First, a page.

How your employees perceive you will affect the degree to which they can take you seriously and that will affect the results you get from them.  If you come to work looking like you picked your clothes out of a pile at the bottom of your closet, that screams incompetence, and no one wants to follow someone who is incompetent.

Anyone who has had to hire people can tell you about the number of candidates that come through the door dressed like they’re going to a ball game or the grocery store. Managers sometimes think that because they are the boss, they can wear what they want, so they come to work with torn jeans, wrinkled shirts or stains on their clothes.

Never go to work looking unkempt or really out of style. It affects your credibility. A bad dye job or hair showing 3 inches of dark roots looks horrible. Not getting your hair cut, neglecting to shave or keep a neat beard says that you are a slob. Men with long nails and ladies who don’t wear any makeup to work create the wrong impression. Take the time to look after your appearance. Your employees will be much more receptive to whatever you have to say if you are not visually offensive.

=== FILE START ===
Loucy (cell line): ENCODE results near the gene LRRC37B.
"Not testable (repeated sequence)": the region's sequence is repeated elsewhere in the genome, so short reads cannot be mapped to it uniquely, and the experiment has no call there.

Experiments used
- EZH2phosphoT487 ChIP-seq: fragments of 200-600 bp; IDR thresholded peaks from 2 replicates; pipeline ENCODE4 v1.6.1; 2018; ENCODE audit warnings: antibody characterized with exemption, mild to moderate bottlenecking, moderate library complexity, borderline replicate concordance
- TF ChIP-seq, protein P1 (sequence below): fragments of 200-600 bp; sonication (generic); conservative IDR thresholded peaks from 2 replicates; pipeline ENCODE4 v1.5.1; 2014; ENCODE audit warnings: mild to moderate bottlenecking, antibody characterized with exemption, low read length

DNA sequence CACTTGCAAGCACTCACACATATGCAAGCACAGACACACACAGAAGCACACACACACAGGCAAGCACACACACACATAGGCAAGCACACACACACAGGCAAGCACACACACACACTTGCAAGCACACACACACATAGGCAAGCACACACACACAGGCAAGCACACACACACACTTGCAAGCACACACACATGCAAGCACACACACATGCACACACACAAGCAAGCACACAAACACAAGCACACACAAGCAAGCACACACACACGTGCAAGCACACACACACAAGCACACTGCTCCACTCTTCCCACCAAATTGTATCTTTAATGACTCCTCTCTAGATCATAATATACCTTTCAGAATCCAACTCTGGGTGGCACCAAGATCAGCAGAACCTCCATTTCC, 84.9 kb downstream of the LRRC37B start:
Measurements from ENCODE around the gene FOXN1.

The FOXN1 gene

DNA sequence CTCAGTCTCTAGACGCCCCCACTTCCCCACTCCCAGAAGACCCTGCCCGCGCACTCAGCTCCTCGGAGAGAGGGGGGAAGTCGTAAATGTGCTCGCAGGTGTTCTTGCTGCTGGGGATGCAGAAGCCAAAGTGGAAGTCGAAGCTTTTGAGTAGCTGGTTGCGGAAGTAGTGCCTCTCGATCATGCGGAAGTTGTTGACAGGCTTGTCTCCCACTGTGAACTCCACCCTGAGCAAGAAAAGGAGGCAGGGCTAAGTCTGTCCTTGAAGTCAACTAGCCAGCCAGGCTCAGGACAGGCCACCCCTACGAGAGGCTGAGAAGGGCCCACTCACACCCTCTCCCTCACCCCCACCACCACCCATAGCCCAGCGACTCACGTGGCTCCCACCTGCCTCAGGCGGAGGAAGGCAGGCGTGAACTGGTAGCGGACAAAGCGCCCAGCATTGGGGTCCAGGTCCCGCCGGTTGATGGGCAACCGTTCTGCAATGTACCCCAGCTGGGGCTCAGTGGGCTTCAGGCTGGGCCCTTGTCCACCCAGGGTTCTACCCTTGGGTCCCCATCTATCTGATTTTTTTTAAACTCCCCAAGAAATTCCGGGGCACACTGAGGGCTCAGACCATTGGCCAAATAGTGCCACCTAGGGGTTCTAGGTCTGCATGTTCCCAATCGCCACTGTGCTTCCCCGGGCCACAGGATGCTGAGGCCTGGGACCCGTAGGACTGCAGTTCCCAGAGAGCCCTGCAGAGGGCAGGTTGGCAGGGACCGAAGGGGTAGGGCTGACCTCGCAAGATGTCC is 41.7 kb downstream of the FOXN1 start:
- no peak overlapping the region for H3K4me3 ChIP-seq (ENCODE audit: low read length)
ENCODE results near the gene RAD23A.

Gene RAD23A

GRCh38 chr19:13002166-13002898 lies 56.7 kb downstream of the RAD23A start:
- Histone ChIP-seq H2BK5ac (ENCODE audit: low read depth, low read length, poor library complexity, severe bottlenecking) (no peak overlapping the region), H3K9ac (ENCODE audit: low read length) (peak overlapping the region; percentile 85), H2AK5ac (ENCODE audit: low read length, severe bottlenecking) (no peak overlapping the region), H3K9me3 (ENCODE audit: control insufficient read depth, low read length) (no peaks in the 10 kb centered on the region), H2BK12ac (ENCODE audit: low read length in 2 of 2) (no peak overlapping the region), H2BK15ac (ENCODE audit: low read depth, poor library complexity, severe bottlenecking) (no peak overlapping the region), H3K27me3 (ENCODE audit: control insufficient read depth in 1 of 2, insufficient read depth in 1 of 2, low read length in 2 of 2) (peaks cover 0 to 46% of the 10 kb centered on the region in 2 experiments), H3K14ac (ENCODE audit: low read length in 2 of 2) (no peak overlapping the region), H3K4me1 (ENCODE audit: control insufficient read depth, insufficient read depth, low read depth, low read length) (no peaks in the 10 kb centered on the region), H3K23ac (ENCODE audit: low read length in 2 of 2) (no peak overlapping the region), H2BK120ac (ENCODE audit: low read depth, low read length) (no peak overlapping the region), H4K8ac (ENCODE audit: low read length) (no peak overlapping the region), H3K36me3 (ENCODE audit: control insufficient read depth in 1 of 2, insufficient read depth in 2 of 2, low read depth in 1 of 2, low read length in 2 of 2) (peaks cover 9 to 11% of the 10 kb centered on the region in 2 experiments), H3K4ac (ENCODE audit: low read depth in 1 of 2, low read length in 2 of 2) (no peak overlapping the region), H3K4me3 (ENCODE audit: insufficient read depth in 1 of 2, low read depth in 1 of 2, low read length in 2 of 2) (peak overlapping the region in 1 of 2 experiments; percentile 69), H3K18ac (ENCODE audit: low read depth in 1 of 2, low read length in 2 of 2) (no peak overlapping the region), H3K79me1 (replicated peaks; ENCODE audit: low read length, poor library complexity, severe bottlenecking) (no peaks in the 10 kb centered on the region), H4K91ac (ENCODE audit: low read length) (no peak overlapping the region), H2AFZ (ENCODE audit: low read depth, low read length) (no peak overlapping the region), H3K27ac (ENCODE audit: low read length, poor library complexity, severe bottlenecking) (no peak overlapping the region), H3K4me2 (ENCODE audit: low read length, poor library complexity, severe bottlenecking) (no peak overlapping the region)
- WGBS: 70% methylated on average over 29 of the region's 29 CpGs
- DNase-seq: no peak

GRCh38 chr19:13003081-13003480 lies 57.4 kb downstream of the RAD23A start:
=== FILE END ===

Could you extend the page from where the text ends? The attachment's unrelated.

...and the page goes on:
I have seen bosses who regularly came to work smelling of booze from the night before. It’s hard to respect someone who shows no self-control in their life and doesn’t respect the work environment enough to come to work ready for the job at hand. Sorry, but no one is at their best when they are hung over.

If you don’t look right for the job, then you won’t be taken seriously, and you will have difficulty developing rapport with your employees and other co-workers.